October 16 2013 at 10:27 PM Report abuse rate up rate down Reply

The most recent Republican idea was to use the full faith and credit of the U.S. as extortion. That idea excites very few people in the country. It certainly doesn't excite me. When I see how Boehner has conducted himself, I say to myself, "Now here's a man that is willing to disregard the good of millions in order to advance his own political gains."

October 16 2013 at 9:55 PM Report abuse +2 rate up rate down Reply


October 16 2013 at 8:47 PM Report abuse -2 rate up rate down Reply
1 reply to teapotparty11's comment

Does every post have to go thru a stupid filter?

October 16 2013 at 9:02 PM Report abuse +4 rate up rate down Reply

Business is bailing out on the GOP - Forbes:

October 16 2013 at 4:34 PM Report abuse +6 rate up rate down Reply

Maybe instead of submitting 50 resolutions to shut it down, Congress could try submiting 50 resolutions to fix the bugs?

I look at it this way. A month ago there was nowhere for people with lower incomes to buy affordable insurance. Now there's somewhere. It may be pretty lousy right now, but it's something. Let's fix it and get it working.

October 16 2013 at 4:20 PM Report abuse +6 rate up rate down Reply

let's wait and see what happens with obamacare......if it is as bad as many say, the public will know soon enough...the gov't doesn't have enough $$$ to give subsidies to everyone who will be disappointed....then we will see.

October 16 2013 at 3:46 PM Report abuse rate up rate down Reply
1 reply to flagag's comment

The government is subsidizing all the poor and indigent people who use the emergency room for every caugh and ache. It is very expensive. Under the ACA, the same money that is now wasted on those who have no insurance, will be used to subsidize their preventative care. It is MUCH CHEAPER to do this than to wait until the health has deteriorated to the point where they need to go to the emergency room. The ER should be used for real emergencies, and should be paid for by individuals who HAVE insurance. No more freeloaders!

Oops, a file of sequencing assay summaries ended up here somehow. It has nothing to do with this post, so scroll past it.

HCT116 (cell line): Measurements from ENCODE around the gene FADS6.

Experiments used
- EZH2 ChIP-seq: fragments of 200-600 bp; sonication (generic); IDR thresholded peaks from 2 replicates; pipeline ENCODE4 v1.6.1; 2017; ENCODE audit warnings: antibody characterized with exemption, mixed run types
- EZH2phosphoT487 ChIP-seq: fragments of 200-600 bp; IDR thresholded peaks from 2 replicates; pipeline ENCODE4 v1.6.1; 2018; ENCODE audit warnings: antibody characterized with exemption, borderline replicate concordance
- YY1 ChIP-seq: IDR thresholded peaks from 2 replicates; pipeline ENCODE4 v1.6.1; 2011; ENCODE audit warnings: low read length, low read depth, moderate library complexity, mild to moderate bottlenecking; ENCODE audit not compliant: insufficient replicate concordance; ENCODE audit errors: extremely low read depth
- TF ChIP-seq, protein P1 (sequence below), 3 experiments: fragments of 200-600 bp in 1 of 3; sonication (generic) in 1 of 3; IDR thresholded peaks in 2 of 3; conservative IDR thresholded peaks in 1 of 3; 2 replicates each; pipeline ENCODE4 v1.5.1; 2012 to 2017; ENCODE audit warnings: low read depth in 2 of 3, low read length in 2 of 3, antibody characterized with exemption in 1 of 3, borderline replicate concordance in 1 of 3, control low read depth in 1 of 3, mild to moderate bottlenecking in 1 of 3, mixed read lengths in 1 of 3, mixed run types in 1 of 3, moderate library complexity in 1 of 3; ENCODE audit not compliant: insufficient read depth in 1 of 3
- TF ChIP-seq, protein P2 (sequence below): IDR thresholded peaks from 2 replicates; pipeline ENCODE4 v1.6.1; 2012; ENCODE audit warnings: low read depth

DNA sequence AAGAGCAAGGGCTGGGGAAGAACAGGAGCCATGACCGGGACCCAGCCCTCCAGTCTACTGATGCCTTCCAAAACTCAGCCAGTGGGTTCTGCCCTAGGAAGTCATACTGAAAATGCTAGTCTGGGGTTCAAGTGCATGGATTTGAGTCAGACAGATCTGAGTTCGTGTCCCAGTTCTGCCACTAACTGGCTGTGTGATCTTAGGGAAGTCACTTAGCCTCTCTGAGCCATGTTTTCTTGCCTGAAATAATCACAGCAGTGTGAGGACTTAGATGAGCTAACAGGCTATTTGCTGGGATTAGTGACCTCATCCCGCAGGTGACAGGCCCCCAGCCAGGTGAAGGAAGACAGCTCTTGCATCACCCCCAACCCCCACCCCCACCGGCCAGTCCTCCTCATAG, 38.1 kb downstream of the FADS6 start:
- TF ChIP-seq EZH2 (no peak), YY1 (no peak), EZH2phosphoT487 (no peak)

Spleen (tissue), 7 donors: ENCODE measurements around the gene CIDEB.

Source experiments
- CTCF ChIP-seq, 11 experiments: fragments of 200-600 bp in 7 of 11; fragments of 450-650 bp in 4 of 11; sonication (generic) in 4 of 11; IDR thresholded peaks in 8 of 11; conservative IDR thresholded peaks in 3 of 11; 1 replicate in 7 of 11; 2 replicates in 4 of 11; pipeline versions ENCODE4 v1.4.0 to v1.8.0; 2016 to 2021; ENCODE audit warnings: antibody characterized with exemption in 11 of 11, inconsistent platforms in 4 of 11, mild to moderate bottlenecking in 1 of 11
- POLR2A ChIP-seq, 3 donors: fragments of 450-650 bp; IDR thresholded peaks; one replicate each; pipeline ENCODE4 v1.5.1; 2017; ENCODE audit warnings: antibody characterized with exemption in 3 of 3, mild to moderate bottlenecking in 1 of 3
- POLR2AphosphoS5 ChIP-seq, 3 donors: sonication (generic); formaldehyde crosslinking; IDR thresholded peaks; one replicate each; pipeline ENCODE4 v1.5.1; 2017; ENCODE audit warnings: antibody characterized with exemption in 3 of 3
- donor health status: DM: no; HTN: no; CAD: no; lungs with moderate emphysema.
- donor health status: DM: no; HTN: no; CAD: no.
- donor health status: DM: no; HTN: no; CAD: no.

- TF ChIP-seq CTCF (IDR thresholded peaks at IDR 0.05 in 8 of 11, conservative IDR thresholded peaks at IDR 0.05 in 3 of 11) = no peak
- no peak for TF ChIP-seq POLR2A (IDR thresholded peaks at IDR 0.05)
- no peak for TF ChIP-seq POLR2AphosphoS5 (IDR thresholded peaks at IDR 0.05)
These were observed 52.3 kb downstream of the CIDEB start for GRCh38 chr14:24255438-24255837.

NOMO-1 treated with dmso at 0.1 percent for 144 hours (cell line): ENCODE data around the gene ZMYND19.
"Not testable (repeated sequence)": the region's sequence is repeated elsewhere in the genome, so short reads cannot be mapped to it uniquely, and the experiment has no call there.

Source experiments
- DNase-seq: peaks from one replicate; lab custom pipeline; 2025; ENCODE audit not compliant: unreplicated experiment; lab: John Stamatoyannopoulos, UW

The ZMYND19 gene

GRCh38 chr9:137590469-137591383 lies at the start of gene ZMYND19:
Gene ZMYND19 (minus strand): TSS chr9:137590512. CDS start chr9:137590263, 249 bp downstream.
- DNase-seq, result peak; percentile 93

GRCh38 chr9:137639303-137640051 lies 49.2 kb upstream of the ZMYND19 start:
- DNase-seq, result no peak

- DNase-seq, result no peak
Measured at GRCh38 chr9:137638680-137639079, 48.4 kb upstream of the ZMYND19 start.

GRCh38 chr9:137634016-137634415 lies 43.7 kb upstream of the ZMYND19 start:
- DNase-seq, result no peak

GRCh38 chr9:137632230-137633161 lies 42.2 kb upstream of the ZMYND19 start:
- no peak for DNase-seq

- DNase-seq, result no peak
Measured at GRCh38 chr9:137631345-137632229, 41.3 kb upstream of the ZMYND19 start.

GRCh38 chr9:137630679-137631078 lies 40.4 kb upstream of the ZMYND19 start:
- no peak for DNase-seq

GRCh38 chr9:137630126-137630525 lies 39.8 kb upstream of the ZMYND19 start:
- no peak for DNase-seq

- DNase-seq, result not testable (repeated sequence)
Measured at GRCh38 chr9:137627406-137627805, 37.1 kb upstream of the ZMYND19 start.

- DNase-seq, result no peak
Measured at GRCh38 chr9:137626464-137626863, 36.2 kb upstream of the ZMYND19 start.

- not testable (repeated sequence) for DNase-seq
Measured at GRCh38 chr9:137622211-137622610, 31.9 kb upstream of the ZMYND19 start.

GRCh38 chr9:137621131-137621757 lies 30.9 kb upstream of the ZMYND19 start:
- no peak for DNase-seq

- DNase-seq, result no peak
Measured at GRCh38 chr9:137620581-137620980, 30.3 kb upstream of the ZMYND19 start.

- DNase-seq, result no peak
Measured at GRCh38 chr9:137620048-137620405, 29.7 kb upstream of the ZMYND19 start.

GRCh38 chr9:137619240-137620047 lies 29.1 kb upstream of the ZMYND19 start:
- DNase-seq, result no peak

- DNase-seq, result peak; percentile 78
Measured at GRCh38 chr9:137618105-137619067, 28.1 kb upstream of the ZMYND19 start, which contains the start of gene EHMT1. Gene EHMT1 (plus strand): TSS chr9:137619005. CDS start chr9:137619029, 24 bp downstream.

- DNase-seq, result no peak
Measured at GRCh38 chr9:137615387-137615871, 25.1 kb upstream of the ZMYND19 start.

October 16 2013 at 4:12 PM Report abuse +4 rate up rate down Reply
Uncle Sam

So very few people watching his are actually real entrepreneurs and I can tell you every statistic will tell you that that chances of success are less than one in five - how many automobile brands disappeared, how many computer brands disappeared, the man whio started GM actually ended up in a rented room in Florida. What we have here is the moderately intelligent desk jockey, the well salaried IT geek, the $100M a year police officer with details and the restaurant manager with a steady clientel. Take the risk, guys - for every lucky hard working self made millionaires there are five who actually came up with half the stuff you take for granted and may be on food stamps at this moment. I\'ve been there. May God have mercy on you when you have your share of bad luck.

October 16 2013 at 2:58 PM Report abuse -1 rate up rate down Reply
Ben Holliday

Not increasing the debt limit doesn't stop the goverment from metting the dept on loans.
We won't default because the dept limt in not increased or the goverment remains closed.
It's what the repulicracts and democans want the pulic to believe so they keep playing the
same cards and winning. I have not seen any news agency bring in anyone that will or can
set the facts straight.

October 16 2013 at 2:54 PM Report abuse -1 rate up rate down Reply

2010 saw a wave of Tea people come into Congress with nothing behind them but idealism and zealotry, and they never matured beyond that. And they pushed out a lot of experienced politicians who knew how the world worked and how to get things done. And these people have made up their own minds that they don't need to learn anything. So they'll keep banging on nails with screw drivers and blaming everyone else when it doesn't work.

October 16 2013 at 1:22 PM Report abuse +7 rate up rate down Reply

Be Mindful of what you do...Voters are not Dumb,they will see the Truth by the End of the Year...My Investors are very Happy about today's Outcome.

October 16 2013 at 11:49 AM Report abuse +2 rate up rate down Reply